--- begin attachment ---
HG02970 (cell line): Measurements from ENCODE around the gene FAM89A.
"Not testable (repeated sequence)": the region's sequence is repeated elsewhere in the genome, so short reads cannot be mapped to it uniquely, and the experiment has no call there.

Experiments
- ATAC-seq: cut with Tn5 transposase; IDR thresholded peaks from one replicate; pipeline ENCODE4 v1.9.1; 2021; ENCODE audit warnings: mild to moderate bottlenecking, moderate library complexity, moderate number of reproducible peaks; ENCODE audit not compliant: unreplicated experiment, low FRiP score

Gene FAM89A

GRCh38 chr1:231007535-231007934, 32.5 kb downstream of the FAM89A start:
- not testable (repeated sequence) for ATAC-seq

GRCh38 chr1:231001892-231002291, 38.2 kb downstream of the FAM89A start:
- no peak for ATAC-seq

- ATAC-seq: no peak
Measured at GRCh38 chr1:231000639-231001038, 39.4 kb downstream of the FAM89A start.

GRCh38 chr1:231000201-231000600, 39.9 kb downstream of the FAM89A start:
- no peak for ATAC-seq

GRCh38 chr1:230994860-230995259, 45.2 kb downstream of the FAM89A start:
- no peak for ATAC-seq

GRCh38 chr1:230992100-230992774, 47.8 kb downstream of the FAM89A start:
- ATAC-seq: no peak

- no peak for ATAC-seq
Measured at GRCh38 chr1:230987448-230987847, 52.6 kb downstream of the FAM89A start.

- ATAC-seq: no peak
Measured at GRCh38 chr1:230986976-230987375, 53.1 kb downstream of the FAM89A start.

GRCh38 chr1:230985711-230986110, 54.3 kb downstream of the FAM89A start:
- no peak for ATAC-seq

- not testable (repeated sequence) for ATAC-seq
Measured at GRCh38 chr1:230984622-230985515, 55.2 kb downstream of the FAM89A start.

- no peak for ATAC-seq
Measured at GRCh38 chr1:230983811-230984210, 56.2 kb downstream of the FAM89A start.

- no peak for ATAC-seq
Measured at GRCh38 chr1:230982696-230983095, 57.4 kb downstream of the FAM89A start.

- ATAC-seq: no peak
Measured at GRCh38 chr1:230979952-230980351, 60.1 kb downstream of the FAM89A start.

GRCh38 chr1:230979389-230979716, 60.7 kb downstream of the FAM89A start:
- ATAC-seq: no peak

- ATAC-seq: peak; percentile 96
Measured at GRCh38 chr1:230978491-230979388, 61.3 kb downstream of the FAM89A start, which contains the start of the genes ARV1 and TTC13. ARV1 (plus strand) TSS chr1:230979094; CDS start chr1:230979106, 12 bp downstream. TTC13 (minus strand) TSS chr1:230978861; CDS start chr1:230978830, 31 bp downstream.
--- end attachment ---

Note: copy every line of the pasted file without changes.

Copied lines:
HG02970 (cell line): Measurements from ENCODE around the gene FAM89A.
"Not testable (repeated sequence)": the region's sequence is repeated elsewhere in the genome, so short reads cannot be mapped to it uniquely, and the experiment has no call there.

Experiments
- ATAC-seq: cut with Tn5 transposase; IDR thresholded peaks from one replicate; pipeline ENCODE4 v1.9.1; 2021; ENCODE audit warnings: mild to moderate bottlenecking, moderate library complexity, moderate number of reproducible peaks; ENCODE audit not compliant: unreplicated experiment, low FRiP score

Gene FAM89A

GRCh38 chr1:231007535-231007934, 32.5 kb downstream of the FAM89A start:
- not testable (repeated sequence) for ATAC-seq

GRCh38 chr1:231001892-231002291, 38.2 kb downstream of the FAM89A start:
- no peak for ATAC-seq

- ATAC-seq: no peak
Measured at GRCh38 chr1:231000639-231001038, 39.4 kb downstream of the FAM89A start.

GRCh38 chr1:231000201-231000600, 39.9 kb downstream of the FAM89A start:
- no peak for ATAC-seq

GRCh38 chr1:230994860-230995259, 45.2 kb downstream of the FAM89A start:
- no peak for ATAC-seq

GRCh38 chr1:230992100-230992774, 47.8 kb downstream of the FAM89A start:
- ATAC-seq: no peak

- no peak for ATAC-seq
Measured at GRCh38 chr1:230987448-230987847, 52.6 kb downstream of the FAM89A start.

- ATAC-seq: no peak
Measured at GRCh38 chr1:230986976-230987375, 53.1 kb downstream of the FAM89A start.

GRCh38 chr1:230985711-230986110, 54.3 kb downstream of the FAM89A start:
- no peak for ATAC-seq

- not testable (repeated sequence) for ATAC-seq
Measured at GRCh38 chr1:230984622-230985515, 55.2 kb downstream of the FAM89A start.

- no peak for ATAC-seq
Measured at GRCh38 chr1:230983811-230984210, 56.2 kb downstream of the FAM89A start.

- no peak for ATAC-seq
Measured at GRCh38 chr1:230982696-230983095, 57.4 kb downstream of the FAM89A start.

- ATAC-seq: no peak
Measured at GRCh38 chr1:230979952-230980351, 60.1 kb downstream of the FAM89A start.

GRCh38 chr1:230979389-230979716, 60.7 kb downstream of the FAM89A start:
- ATAC-seq: no peak

- ATAC-seq: peak; percentile 96
Measured at GRCh38 chr1:230978491-230979388, 61.3 kb downstream of the FAM89A start, which contains the start of the genes ARV1 and TTC13. ARV1 (plus strand) TSS chr1:230979094; CDS start chr1:230979106, 12 bp downstream. TTC13 (minus strand) TSS chr1:230978861; CDS start chr1:230978830, 31 bp downstream.